by Sükrü ilkel Birakoglu, Senior Director 

The German IT Security Act 2.0 passed by the German parliament and Federal Council in the spring of 2021 comes into force in May 2023. With the IT Security Act 2.0, the first act to increase the security of information technology systems was updated to increase cyber and information security against the backdrop of increasingly frequent and complex cyber-attacks and the continued digitalisation of everyday life.

What is the BSI act?

Due to the tightened IT security obligations and increased penalties, in particular the numerous amendments to Germany’s central IT security law – the Act on the Federal Office for Information Security (Gesetz über das Bundesamt für Sicherheit in der Informationstechnik (BSI-Gesetz), “BSI Act“) – are relevant for both the operators of critical infrastructure already covered by the BSI Act but also companies active in the area of municipal waste disposal, manufacturers of IT products used in critical infrastructures, and  companies in the special public interest.


The NIS2 directive (Network and Information Systems Directive), is a European Union regulation that aims to improve the security of these critical infrastructure networks and systems. It requires organizations in the KRITIS sector to take appropriate security measures to protect against cyber threats and to report significant incidents to the relevant authorities. The directive also establishes a framework for cooperation and information sharing between member states to enhance the overall security of the EU’s critical infrastructure.

What is included?

All areas of critical infrastructure (KRITIS) are included. The IT Security Act 2.0 adds the waste management sector to the group of potential operators of critical infrastructure alongside the energy, information technology and telecommunications, transport and traffic, health, water, food, and finance, and insurance sectors.

Companies of special public interest

These are now also subject to the BSI(G). However, such companies are not considered operators of critical infrastructure but are bound by their own additional obligations (see below). Companies of special public interest are, e.g.:

  • Defense contractors (Sec. 1 (14) no. 1 IT Security Act 2.0, Sec. 60 (1) nos. 1 and 3 Foreign Trade and Payments Ordinance);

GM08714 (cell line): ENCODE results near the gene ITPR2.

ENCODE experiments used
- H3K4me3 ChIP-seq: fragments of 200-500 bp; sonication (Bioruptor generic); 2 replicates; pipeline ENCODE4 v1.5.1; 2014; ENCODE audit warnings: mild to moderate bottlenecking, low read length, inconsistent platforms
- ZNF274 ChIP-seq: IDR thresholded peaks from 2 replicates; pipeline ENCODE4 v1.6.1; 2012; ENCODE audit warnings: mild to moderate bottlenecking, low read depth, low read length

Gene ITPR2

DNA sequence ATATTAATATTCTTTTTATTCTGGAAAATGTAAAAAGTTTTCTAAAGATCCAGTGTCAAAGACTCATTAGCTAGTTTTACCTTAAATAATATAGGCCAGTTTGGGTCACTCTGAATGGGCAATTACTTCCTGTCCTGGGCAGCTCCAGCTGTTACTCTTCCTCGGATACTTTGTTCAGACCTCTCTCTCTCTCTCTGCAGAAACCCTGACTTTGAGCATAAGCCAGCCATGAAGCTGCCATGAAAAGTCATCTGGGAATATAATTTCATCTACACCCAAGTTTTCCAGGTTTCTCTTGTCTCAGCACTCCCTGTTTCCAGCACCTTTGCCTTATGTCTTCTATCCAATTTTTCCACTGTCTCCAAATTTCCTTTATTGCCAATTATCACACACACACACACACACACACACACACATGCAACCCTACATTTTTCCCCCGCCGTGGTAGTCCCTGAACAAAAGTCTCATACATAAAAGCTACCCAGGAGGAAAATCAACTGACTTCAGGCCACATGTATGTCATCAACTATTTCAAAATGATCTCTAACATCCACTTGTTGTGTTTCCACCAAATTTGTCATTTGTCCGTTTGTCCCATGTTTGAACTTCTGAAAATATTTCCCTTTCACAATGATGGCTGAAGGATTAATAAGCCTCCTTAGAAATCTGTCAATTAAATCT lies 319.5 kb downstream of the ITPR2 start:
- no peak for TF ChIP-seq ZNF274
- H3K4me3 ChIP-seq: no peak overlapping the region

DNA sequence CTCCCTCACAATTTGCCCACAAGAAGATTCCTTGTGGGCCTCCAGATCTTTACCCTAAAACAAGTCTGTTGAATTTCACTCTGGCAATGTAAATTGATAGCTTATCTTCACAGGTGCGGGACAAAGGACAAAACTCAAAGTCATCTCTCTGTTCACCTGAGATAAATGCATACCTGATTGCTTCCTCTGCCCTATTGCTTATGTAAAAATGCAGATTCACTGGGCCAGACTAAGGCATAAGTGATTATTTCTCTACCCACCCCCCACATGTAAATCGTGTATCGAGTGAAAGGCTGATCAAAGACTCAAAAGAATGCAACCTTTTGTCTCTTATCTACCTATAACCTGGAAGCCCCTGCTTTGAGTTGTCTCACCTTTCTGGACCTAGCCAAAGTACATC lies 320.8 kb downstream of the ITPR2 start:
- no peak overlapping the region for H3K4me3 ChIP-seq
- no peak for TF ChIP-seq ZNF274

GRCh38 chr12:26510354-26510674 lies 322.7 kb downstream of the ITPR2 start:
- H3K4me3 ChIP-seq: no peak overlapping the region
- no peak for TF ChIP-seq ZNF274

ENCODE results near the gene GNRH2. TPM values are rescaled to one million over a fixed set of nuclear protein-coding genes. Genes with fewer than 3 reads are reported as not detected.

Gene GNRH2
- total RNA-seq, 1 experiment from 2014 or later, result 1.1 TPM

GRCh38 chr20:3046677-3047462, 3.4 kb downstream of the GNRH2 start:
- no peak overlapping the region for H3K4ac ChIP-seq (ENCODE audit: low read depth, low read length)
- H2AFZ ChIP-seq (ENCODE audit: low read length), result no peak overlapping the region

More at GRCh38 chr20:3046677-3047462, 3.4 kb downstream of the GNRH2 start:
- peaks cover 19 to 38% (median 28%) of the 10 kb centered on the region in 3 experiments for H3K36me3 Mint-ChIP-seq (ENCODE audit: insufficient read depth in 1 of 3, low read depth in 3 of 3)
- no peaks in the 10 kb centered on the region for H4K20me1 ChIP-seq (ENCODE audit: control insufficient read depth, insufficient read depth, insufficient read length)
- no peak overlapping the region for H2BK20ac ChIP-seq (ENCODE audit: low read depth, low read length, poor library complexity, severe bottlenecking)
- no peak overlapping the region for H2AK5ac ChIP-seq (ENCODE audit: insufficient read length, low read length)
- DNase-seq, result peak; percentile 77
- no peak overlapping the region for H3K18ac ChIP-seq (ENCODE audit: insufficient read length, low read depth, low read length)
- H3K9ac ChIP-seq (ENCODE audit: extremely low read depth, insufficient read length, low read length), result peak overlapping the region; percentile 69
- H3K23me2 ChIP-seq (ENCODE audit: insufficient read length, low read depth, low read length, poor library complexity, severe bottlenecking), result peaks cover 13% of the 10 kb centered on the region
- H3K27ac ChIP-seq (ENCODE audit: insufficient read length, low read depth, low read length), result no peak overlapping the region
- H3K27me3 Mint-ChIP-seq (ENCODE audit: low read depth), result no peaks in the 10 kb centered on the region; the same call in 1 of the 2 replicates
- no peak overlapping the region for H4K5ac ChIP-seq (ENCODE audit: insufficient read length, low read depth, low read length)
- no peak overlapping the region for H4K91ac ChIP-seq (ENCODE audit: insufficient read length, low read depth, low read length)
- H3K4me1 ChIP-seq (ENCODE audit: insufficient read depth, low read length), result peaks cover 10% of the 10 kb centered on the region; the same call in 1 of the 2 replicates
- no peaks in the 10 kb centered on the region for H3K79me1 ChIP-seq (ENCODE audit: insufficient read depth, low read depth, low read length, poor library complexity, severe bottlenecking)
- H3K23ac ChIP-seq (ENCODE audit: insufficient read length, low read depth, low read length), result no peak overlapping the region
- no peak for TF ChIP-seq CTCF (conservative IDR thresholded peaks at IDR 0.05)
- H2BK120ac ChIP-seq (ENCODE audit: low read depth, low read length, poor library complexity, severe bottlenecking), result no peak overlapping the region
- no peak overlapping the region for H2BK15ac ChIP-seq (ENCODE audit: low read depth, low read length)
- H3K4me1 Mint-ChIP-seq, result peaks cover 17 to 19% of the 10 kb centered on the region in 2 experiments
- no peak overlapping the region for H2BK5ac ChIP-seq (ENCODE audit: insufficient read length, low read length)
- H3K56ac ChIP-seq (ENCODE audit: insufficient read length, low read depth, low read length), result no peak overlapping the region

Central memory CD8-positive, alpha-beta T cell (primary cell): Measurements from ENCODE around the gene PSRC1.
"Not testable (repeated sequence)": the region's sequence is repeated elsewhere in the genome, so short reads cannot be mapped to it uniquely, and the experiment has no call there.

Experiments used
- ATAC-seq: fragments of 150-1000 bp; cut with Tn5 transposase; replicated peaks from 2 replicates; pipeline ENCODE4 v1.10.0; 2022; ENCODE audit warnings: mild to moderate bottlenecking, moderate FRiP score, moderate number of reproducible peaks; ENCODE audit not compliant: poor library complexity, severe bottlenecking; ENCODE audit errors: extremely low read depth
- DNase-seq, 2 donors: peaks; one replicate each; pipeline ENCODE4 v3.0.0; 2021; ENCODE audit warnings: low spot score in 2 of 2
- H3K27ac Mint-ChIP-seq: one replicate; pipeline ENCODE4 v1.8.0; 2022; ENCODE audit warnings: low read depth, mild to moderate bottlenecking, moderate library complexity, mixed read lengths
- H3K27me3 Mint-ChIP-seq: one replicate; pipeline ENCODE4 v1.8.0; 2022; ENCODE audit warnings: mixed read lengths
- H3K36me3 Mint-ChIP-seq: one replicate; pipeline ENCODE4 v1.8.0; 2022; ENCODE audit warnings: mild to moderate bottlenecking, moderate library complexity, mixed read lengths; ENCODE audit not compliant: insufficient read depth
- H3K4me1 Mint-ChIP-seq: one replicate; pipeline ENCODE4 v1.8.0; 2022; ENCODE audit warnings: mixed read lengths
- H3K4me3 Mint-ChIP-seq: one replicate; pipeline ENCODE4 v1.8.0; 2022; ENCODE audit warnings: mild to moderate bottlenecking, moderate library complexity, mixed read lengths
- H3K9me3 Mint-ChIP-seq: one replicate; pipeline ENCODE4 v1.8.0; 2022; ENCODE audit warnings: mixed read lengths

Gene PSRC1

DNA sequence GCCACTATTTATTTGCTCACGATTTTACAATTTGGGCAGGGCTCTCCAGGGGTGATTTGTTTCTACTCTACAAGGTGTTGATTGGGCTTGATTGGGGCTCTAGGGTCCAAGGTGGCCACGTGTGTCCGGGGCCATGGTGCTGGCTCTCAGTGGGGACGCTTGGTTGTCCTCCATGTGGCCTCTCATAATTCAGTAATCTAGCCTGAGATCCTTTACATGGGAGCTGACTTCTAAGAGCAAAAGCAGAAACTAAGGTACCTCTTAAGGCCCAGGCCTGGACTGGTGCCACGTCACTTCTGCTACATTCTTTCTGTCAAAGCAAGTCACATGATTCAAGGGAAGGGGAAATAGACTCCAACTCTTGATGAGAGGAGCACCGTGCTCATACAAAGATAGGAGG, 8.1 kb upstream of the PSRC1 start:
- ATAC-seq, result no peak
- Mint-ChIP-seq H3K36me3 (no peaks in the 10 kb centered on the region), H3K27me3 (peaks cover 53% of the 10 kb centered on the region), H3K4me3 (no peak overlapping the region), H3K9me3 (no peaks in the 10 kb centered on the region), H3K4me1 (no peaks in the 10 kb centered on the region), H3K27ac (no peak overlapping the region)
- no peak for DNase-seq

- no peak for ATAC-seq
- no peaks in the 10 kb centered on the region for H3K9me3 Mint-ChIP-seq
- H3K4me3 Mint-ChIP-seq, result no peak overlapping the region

• Chemical companies (Sec. 1 (14) no. 3 IT Security Act 2.0, Sec. 1 (2) Major Accidents Ordinance); and
  • Germany’s largest companies (Sec. 1 (14) no. 2 IT Security Act 2.0).

The IT-Security Act 2.0 imposes several obligations on operators of critical infrastructure. Among other things, operators must:

  • Provide for minimum security standards for critical infrastructures (e.g., the use of intrusion detection systems in accordance with Sec. 8a IT Security Act 2.0);
  • Comply with security requirements for critical components and
  • Comply with information obligations and reporting requirements vis-á-vis the Federal Office for Information Security (in the following “BSI”) (e.g., list all IT products that are important for the functionality of critical infrastructures, report malfunctions).

As can be seen from the IT-Security Act 2.0, the companies which are operators of critical infrastructures must have intrusion detection systems for their IT Systems. SAP Systems, which are in many cases the backbones for all business processes of operators of critical infrastructures are no exceptions to this rule.

What is the impact?

IT Security Act 2.0 and the Second KRITIS-Ordinance may have far-reaching consequences in some cases. Whereas previously there was a transition period for implementing new requirements, now companies must comply with the requirements of the BSIG from the first working day on which they reach the thresholds of the Second KRITIS-Ordinance. This means that from the first day after the IT Security Act 2.0 and the Second KRITIS-Ordinance come into force, potential operators of critical infrastructure must comply with the requirements of the IT-Security Act 2.0. If the requirements are not complied with, significant fines of up to 20 million Euros may be imposed by the BSI.

Therefore, companies must now verify whether they fall within the scope of the IT Security Act 2.0 and the Second KRITIS-Ordinance. If this is the case, these companies must make sure that they seek for counsel about steps they must undertake and have intrusion detection systems implemented to monitor their IT Systems, including SAP or other ERP Systems.

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